Now just start looping and recording and rhythmically bang on the mute button for each channel.

Now you have a patterned mute pattern that masks your faucet pattern.
If that makes sense?

You just have to start thinking out of the box. For instance, why not take your best lfo's - I think in Reason you have a maelstrom with powerful modulators + a curve generator - multiply these together, route them through your multiples and use them as triggers for your drums.

So now you have gates with variable frequency control-so nothings set in stone-always fluctuating.

Notice these techinques have nothing to do with Reason-it's just using triggers and CV's which you can do in any flexible enviornment.

Hope this was helpful.
Apologies if it confusing - Basing my information on Reason from reading reviews and trying the demo so I might be wrong about it's capabilities.

If all else fails - just download renoise and supercollider Wink
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Kenneth



Joined: Apr 16, 2009
Posts: 43
Location: Stockholm, Sweden

PostPosted: Sat Apr 18, 2009 2:45 am    Post subject: Reply with quote  Mark this post and the followings unread

I have done a bit of drone, pad, weird drums style music, the type you are talking about.

I got several methods for making drums, the easiest is to use a loop and simply run it into two delays, one having 5:4 steps and the other 3:4 steps delay (with or without the base drum, it can be added separatly if it makes to much noise). Then while recording change the amount of feedback for the delays up and down to make effects).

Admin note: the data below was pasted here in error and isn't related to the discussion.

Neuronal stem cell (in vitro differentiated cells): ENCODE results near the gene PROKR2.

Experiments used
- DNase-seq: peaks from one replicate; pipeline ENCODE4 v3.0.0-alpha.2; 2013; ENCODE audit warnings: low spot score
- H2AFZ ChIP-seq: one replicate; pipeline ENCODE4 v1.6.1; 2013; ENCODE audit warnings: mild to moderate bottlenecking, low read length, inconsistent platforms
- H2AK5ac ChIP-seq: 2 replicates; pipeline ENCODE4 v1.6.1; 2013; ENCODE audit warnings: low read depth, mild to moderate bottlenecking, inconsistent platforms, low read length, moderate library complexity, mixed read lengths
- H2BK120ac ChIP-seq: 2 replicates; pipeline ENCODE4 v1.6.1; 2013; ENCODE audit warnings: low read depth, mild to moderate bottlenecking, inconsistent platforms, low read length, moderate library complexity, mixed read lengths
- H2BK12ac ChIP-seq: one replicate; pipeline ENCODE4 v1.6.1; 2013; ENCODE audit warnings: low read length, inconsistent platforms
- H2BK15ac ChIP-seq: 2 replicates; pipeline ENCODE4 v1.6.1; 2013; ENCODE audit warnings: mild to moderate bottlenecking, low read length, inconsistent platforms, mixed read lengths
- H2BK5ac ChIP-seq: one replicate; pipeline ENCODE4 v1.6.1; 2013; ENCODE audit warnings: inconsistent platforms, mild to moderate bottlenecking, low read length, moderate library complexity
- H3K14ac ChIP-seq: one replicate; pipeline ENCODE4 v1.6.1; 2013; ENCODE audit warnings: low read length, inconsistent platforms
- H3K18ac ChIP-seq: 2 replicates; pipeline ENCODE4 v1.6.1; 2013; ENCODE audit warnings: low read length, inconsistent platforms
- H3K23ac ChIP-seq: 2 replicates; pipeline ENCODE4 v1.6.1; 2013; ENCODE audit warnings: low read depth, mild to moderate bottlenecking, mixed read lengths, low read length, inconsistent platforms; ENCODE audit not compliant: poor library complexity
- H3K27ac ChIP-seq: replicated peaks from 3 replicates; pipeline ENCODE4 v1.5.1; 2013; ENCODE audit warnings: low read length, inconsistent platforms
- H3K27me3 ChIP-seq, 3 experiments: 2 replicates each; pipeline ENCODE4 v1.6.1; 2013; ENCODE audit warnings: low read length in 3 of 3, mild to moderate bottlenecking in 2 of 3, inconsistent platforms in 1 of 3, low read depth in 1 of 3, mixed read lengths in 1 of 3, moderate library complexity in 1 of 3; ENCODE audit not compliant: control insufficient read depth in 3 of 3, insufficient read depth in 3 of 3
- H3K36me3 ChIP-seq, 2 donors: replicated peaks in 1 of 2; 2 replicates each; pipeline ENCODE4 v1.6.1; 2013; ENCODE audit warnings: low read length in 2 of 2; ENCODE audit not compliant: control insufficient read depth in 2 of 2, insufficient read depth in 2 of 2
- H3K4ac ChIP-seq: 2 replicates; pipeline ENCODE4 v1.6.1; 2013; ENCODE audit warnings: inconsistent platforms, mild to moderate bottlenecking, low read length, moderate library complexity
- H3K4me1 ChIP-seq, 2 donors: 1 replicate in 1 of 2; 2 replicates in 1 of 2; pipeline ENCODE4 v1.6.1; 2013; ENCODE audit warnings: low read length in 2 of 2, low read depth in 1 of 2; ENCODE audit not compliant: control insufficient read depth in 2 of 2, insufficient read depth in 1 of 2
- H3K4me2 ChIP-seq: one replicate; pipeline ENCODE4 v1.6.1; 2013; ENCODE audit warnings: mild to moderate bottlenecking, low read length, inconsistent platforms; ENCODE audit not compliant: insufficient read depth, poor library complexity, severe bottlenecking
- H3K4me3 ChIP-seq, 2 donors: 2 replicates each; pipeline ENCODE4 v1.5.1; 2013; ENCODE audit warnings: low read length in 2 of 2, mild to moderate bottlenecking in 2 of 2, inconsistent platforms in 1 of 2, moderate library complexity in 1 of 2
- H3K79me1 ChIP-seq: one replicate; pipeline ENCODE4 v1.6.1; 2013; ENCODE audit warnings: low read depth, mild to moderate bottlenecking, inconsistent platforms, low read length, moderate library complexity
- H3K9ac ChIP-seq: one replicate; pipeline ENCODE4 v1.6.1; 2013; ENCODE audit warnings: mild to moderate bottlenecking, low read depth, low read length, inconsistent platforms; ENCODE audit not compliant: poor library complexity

When I have more energy I can make a lot of loops that are about the same but with diffrent micro beats, all of the same length (normally 4 beats). Some of the loops I run in 4:4 and others 6:4 to make nice triols. Then I mix the loops together.

If I wasn't allergic to music compression I would upload some examples but no way I MP3 my tunes, newer in my life. I'm found of 100 meg WAV files but have no place to upload that large files. If someone can offer me a bit of room? I can upload at least one Razz
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Rykhaard



Joined: Sep 02, 2007
Posts: 1290
Location: Canada